The fact that Alberto Gonzales consented to be photographed using the American flag as a shield against personal unpleasantness perhaps indicates that the former Attorney General is not a particularly sophisticated individual, and that as such his attempts to rationalize his legacy during the Bush administration—as he does in the Esquire interview that this photograph accompanies—ought to be met with pity, rather than with condescension and barely concealed rage. Then again, he consistently rationalized torture as a way of sucking up to his boss, so, you know, let’s do this thing.
Fun quotes include but are by no means limited to:
I don’t believe my life’s work should be solely defined by four years in the White House and two years as attorney general.
“I don’t wish to be defined by the most significant actions of my life, undertaken while at the pinnacle of my profession.”
I used the word quaint in referring to provisions in the Geneva Conventions that require the signatories to provide the prisoners of war privileges like commissary privileges, scientific instruments, athletic uniforms. I think those provisions are quaint. I did not say nor did I intend to say that the basic principles of the Geneva Conventions in providing for humane treatment were quaint. So if I had to do it again, what I would not do is use the word quaint and the Geneva Conventions in the same sentence.
No. No. No. You asshole, no. You said, in a memo from early 2002:
… the war against terrorism is a new kind of war… In my judgment, this new paradigm renders obsolete Geneva’s strict limitations on questioning of enemy prisoners and renders quaint some of its provisions requiring that captured enemy be afforded such things as commissary privileges, scrip (i.e., advances of monthly pay), athletic uniforms, and scientific instruments.
You said, explicitly, that it’s a whole new ballgame in which the old rules, about not torturing people, no longer applied. Then you brought up the “quaint” stuff about athletic uniforms—which apparently only became quaint after 9/11?—as a cheap rhetorical way of making the whole of the Geneva Conventions sound archaic and not applicable. This is not a matter of us not being able to properly parse your statements.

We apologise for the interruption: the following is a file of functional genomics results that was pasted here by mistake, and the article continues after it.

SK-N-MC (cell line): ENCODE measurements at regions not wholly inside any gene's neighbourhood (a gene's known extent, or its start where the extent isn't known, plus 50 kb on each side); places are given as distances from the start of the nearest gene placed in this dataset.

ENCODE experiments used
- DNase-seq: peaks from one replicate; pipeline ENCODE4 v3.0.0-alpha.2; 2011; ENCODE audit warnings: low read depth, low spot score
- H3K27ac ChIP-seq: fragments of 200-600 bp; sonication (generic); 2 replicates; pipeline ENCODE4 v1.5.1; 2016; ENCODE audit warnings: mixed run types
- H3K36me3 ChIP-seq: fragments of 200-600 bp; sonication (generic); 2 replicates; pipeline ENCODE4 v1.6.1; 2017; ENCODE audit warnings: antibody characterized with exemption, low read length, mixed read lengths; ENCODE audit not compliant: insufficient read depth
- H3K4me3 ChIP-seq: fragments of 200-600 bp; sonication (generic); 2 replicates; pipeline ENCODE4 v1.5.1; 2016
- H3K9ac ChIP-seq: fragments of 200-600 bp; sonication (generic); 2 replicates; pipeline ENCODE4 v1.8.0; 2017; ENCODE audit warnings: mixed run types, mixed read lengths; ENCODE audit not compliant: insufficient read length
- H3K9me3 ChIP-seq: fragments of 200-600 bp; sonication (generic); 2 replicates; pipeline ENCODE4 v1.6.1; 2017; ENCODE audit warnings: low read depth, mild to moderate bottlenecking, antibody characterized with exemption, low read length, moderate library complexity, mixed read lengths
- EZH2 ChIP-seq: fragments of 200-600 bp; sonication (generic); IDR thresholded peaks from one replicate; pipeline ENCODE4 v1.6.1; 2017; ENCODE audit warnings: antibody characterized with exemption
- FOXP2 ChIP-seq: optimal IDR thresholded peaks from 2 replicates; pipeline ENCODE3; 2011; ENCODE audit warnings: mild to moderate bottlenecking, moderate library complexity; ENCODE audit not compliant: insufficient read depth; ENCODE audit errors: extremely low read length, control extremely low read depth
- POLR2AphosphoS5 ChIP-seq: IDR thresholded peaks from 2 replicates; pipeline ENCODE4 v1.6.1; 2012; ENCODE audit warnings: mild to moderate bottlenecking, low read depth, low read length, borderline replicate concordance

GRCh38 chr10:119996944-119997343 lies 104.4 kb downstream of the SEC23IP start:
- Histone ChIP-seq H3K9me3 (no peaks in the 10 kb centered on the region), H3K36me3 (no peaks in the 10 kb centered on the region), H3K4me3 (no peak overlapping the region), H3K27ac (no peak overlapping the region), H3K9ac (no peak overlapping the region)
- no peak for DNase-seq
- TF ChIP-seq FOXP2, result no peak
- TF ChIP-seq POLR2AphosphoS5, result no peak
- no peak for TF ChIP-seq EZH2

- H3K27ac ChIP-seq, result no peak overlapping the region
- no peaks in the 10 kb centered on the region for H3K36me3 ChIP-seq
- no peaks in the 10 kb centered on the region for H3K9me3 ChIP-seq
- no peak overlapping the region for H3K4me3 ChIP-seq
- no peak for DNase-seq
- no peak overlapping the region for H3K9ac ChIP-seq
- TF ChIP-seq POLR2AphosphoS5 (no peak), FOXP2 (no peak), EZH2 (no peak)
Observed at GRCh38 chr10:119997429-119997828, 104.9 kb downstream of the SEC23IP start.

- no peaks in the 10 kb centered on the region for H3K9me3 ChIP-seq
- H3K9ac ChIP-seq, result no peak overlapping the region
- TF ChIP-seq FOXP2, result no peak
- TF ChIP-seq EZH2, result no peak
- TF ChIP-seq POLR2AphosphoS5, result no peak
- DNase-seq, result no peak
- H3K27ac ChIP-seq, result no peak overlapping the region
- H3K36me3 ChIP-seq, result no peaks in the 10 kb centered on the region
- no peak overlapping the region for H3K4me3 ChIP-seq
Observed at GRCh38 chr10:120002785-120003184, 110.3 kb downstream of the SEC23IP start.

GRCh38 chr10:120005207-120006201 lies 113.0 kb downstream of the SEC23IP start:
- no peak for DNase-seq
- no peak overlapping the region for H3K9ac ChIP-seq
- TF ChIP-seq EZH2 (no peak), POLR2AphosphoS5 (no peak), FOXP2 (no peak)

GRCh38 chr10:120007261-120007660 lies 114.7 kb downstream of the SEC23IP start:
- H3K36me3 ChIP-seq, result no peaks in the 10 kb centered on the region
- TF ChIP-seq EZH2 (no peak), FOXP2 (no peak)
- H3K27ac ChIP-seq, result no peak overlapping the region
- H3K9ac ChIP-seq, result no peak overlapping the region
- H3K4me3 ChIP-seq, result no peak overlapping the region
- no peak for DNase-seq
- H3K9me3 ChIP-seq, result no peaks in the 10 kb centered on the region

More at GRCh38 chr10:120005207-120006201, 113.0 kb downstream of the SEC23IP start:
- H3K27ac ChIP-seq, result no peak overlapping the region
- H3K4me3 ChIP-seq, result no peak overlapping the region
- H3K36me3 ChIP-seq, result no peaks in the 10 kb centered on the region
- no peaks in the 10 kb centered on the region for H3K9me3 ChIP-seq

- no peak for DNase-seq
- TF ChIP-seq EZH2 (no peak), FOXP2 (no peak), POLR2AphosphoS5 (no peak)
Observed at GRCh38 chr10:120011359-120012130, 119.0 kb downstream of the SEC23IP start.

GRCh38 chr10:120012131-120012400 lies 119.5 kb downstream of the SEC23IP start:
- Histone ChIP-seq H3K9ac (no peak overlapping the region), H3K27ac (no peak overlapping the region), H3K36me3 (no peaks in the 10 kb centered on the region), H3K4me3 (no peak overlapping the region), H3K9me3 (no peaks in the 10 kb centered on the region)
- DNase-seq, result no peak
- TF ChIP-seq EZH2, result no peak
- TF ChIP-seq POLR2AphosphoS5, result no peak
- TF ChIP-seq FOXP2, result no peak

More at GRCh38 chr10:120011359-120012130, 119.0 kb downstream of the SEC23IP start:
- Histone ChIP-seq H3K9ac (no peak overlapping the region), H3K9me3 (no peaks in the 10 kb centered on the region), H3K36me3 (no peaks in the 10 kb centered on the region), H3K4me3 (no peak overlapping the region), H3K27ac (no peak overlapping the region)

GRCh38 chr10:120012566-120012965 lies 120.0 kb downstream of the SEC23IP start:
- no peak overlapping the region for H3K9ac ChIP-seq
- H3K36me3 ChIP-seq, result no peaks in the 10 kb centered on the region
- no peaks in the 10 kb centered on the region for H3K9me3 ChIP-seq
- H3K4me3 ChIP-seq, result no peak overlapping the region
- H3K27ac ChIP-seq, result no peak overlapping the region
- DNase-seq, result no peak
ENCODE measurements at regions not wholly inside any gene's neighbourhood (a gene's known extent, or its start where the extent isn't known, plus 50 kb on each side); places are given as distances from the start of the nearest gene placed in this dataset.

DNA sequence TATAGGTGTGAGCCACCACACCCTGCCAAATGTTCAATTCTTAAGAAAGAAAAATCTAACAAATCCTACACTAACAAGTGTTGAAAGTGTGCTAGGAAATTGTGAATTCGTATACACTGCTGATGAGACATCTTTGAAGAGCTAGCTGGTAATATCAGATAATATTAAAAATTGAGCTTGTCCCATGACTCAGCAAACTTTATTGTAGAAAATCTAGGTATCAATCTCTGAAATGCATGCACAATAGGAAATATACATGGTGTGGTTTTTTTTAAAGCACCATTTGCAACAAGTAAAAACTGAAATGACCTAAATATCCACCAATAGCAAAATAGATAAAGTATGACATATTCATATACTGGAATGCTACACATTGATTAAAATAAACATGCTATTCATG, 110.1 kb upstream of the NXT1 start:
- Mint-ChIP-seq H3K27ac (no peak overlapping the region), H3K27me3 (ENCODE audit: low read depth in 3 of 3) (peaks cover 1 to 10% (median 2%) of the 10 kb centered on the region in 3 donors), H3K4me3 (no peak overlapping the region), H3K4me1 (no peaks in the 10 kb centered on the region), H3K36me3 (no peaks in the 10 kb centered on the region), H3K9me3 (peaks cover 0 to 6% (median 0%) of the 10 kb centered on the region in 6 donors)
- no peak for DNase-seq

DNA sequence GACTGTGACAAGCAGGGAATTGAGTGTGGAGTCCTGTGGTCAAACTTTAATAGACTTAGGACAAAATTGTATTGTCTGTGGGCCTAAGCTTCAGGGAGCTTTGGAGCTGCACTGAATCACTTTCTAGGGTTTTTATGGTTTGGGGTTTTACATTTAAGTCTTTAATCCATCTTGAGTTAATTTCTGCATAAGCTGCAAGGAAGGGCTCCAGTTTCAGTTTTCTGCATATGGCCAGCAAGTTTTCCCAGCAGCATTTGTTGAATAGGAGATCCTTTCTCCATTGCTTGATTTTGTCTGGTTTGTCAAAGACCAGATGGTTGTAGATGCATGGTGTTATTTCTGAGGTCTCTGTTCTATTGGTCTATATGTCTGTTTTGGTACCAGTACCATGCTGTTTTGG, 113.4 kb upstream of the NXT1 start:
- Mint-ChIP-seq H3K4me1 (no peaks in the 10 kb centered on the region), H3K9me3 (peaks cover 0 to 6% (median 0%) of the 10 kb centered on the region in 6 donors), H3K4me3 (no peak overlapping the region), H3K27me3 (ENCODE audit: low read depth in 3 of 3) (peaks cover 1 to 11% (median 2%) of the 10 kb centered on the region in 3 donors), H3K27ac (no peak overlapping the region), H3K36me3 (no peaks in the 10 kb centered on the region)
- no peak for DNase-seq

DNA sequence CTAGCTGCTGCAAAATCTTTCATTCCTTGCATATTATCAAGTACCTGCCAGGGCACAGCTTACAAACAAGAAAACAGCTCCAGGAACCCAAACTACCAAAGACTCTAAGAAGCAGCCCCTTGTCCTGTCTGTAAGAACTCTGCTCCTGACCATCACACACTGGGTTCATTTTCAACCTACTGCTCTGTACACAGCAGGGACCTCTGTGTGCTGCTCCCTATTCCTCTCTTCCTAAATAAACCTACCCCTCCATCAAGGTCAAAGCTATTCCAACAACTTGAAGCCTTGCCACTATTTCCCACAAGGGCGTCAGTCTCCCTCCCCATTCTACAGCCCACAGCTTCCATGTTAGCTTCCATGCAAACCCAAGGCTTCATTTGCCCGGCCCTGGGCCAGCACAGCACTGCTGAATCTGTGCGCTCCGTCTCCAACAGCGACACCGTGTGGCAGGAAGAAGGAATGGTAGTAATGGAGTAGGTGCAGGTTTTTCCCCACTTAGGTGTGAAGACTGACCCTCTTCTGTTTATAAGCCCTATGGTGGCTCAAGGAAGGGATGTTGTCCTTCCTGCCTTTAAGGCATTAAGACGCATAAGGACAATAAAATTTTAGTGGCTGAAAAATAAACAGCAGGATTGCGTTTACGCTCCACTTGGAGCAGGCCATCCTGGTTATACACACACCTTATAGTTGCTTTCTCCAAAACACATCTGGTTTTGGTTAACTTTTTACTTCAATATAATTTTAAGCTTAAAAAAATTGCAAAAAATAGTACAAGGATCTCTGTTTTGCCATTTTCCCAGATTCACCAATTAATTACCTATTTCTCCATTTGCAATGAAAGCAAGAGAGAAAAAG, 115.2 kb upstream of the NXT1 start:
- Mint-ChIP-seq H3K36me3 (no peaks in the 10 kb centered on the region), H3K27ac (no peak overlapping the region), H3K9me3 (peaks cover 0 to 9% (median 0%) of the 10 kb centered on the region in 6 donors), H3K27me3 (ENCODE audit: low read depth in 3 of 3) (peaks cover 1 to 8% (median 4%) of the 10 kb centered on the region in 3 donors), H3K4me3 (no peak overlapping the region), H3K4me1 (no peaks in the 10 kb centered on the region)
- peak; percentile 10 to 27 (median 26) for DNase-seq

Ok, back to Esquire in 2009:
The notion that what happened at Abu Ghraib was a result of the policies of the Bush administration I just think is totally ridiculous.
Oh. Well ok then. I’m convinced. You sound so convinced yourself, especially elsewhere in the interview, when you say “in some cases we guessed wrong”, and “I know that at the time I made the best decision I could with the information I had” and that whole “please please please don’t judge me solely by my tenure in the Bush administration” thing.
Sometimes I feel like it seems presumptuous to say, “Yeah, he’s my friend.” I mean, I consider him a friend. Although I will say, I’ve never called him George. It was always Governor or Mr. President.
Ok, now I did just feel a little bit of pity for poor Al Gonzales, who just wanted the cool rich frat boy’s approval.
Putting my lawyer hat aside, the notion that we’d have to get legalistic about torture, yeah, can be offensive to me. It’s inconsistent with American values. But as a lawyer — as a lawyer — you have to try to put meaning to the words passed by Congress.
“Sometimes the profession to which I’ve dedicated my life and of which I’m very proud makes me do things completely incompatible with my and my country’s values. Hey, it happens!”
This may sound egotistical, but to me it is important that when I leave this earth, I would have made a difference — that people would know Al Gonzales lived, he touched lives, he made a difference, he left a mark.
Well, congratulations on that, fucktwat.